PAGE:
There's growing concern about the future of an orphanage run by a British charity in Sierra Leone, after a staff member and his wife died this week from Ebola. The Saint George Foundation Orphanage in Freetown is now in quarantine, with more than 20 children and seven staff in lock-down. The BBC has agreed to share Ebola-related material with Voice of America because of the difficulties faced by media organizations reporting the crisis. Clive Myrie reports from Sierra Leone.
Video

Video Growing Concerns Over Whether Myanmar’s Next Elections Will Be Fair

Myanmar has scheduled national elections for November that are also expected to include a landmark referendum on the country's constitution. But there are growing concerns over whether the government is taking the necessary steps to prepare for a free and fair vote. VOA Correspondent Steve Herman was recently in Myanmar and files this report from our Southeast Asia bureau in Bangkok.
Video

Video Nigeria’s Ogonis Divided Over Resuming Oil Production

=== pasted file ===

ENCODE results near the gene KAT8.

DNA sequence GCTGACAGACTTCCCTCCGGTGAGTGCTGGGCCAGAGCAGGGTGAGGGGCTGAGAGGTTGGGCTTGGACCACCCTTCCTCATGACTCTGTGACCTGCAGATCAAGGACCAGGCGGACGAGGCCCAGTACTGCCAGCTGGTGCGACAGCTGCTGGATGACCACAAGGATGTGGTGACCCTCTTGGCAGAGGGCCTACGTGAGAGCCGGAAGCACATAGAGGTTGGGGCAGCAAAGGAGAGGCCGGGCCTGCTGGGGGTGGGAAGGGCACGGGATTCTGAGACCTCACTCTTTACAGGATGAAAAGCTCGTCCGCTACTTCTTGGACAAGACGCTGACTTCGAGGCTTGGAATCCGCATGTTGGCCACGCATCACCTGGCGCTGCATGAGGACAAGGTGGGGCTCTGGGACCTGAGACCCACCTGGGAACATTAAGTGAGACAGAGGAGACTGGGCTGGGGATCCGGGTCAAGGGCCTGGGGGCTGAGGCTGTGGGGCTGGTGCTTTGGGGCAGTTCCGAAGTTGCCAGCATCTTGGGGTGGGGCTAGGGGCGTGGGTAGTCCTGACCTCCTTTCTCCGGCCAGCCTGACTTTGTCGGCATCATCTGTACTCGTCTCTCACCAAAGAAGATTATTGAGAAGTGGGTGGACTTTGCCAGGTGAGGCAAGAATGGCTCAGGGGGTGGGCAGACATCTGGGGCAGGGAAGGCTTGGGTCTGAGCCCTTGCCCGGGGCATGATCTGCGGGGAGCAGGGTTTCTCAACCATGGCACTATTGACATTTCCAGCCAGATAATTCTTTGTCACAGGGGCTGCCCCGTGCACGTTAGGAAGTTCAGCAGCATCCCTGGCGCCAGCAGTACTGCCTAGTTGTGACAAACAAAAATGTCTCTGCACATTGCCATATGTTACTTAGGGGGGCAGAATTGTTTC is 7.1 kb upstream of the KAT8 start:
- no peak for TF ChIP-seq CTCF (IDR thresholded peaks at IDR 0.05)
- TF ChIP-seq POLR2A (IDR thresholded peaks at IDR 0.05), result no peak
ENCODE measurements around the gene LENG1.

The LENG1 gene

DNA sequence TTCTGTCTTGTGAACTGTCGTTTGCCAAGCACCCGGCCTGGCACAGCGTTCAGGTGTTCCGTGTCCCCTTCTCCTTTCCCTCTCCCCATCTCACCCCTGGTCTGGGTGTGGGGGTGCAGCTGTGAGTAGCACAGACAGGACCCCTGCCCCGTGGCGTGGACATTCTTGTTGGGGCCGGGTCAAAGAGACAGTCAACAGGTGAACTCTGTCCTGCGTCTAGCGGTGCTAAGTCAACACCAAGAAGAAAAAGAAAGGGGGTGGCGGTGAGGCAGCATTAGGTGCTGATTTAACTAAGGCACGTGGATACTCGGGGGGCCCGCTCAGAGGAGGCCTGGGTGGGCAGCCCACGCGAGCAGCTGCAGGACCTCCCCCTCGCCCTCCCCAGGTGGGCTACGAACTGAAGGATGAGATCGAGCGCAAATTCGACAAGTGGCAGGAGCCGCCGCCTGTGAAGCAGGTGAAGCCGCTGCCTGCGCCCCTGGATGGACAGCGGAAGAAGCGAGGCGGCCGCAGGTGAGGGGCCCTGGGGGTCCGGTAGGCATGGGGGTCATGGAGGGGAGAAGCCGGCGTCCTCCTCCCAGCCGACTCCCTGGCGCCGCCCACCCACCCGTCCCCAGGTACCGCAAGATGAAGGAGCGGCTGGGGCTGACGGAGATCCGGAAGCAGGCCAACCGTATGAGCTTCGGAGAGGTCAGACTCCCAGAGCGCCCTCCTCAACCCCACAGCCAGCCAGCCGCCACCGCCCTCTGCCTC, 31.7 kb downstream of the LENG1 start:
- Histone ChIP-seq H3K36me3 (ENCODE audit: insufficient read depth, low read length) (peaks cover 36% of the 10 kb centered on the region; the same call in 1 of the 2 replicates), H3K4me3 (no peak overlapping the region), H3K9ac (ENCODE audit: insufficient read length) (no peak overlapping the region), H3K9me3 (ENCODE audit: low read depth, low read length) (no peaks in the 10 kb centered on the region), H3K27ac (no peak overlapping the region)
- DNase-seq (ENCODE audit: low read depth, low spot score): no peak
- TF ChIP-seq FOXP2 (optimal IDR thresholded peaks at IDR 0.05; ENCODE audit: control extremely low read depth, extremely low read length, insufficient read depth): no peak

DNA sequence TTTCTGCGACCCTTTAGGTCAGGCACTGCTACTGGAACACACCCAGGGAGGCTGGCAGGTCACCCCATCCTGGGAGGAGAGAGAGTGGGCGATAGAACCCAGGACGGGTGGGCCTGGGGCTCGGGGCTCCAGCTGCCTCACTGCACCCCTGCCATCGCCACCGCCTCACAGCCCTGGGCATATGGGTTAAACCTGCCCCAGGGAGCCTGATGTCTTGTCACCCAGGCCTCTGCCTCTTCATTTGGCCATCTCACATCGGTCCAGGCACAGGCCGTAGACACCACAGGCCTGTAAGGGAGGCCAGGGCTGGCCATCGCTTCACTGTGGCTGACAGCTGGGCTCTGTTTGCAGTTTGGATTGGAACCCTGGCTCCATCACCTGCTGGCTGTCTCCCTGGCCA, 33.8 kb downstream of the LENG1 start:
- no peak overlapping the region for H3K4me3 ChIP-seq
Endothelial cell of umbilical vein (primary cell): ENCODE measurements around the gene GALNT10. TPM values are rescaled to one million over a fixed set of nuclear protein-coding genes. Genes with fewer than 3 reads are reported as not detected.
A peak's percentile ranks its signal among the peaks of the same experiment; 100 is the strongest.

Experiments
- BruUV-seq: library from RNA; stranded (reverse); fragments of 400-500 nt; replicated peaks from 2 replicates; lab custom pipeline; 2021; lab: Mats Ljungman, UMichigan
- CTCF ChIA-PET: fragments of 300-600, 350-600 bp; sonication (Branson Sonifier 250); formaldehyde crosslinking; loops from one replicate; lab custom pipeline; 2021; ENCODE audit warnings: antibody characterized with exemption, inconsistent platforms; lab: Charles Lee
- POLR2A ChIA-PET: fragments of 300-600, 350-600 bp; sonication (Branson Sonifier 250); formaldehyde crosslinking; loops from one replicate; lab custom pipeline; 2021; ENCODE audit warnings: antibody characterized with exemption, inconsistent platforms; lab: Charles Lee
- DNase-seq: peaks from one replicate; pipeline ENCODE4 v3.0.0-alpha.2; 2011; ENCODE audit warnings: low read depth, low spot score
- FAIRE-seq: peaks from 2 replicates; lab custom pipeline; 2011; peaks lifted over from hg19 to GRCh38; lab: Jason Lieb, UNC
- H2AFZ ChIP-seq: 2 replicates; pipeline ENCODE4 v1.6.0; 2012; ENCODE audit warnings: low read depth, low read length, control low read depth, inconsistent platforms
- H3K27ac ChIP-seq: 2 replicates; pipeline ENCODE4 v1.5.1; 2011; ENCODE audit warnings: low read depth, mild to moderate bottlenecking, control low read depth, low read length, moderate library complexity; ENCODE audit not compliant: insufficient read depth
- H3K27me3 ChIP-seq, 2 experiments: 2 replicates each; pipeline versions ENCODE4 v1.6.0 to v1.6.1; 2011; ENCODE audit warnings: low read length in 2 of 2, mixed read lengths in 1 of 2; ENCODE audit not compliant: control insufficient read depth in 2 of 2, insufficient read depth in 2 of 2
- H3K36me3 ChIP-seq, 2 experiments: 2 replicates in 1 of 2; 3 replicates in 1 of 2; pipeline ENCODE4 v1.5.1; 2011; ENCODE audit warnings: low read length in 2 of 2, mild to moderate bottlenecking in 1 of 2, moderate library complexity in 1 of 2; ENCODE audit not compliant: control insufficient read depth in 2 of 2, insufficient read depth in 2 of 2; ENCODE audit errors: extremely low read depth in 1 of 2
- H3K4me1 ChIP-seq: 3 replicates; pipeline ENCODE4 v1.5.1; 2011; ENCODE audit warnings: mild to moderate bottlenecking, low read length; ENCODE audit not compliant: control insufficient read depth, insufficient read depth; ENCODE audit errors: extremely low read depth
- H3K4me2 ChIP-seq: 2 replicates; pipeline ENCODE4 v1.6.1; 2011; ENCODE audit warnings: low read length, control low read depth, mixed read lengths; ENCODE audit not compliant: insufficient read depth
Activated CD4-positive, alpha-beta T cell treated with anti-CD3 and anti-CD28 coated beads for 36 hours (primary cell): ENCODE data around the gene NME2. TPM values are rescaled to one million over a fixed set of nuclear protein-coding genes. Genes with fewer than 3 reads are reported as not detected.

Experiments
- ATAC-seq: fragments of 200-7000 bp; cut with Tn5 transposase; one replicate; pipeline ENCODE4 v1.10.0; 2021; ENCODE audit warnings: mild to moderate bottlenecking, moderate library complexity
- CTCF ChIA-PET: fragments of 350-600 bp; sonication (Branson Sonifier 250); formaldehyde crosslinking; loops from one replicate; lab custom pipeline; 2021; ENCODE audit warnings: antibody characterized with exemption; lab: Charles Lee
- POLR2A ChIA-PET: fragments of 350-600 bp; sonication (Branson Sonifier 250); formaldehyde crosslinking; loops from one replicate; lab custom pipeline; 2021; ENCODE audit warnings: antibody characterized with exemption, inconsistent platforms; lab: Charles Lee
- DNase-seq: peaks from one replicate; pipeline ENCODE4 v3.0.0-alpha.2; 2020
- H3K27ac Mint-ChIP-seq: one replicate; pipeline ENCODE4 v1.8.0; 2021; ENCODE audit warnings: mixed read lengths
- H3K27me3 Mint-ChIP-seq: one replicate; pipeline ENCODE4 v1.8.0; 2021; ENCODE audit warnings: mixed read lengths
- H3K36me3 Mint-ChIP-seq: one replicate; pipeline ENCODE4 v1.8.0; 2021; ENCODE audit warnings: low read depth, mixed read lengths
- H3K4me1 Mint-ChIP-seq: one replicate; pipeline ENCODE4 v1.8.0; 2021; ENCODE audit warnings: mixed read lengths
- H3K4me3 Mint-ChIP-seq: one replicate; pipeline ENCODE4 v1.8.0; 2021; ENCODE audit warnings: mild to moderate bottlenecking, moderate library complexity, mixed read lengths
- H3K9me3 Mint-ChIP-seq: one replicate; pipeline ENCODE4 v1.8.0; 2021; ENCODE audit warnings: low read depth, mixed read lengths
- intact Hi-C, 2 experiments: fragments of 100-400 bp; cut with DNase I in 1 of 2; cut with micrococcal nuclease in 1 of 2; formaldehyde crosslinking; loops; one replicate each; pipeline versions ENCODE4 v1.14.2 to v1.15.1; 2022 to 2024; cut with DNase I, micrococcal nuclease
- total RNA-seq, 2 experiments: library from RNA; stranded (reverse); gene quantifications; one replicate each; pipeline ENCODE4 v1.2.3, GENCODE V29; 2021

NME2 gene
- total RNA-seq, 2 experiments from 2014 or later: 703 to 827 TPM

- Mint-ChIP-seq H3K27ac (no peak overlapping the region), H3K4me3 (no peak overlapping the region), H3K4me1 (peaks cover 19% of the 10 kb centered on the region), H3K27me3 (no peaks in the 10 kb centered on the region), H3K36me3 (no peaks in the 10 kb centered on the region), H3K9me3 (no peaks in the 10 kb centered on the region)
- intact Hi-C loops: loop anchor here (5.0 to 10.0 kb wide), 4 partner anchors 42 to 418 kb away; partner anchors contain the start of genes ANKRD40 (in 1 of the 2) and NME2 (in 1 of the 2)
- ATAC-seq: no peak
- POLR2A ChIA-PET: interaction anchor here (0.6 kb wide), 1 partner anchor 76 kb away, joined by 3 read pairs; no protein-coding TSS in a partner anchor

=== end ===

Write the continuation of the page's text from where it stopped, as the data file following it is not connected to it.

More than two decades ago, Nigeria’s Ogoni people forced Shell oil company to cease drilling on their land, saying it was polluting the environment. Now, some Ogonis say it’s time for the oil to flow once again. Chris Stein reports from Kegbara Dere, Nigeria.
Video

Video Fuel Shortages in Nigeria Threaten Election Campaigns

Nigeria is suffering a gas shortage as the falling oil price has affected the country’s ability to import and distribute refined fuels. Coming just weeks before scheduled March 28 elections, the shortage could have a big impact on the campaign, as Henry Ridgwell reports for VOA.
Video

Video Report: Human Rights in Annexed Crimea Deteriorating

A new report by Freedom House and the Atlantic Council of the United States says the human rights situation in Crimea has deteriorated since the peninsula was annexed by Russia in March of last year. The report says the new authorities in Crimea are discriminating against minorities, suppressing freedom of expression, and forcing residents to assume Russian citizenship or leave. Zlatica Hoke has more.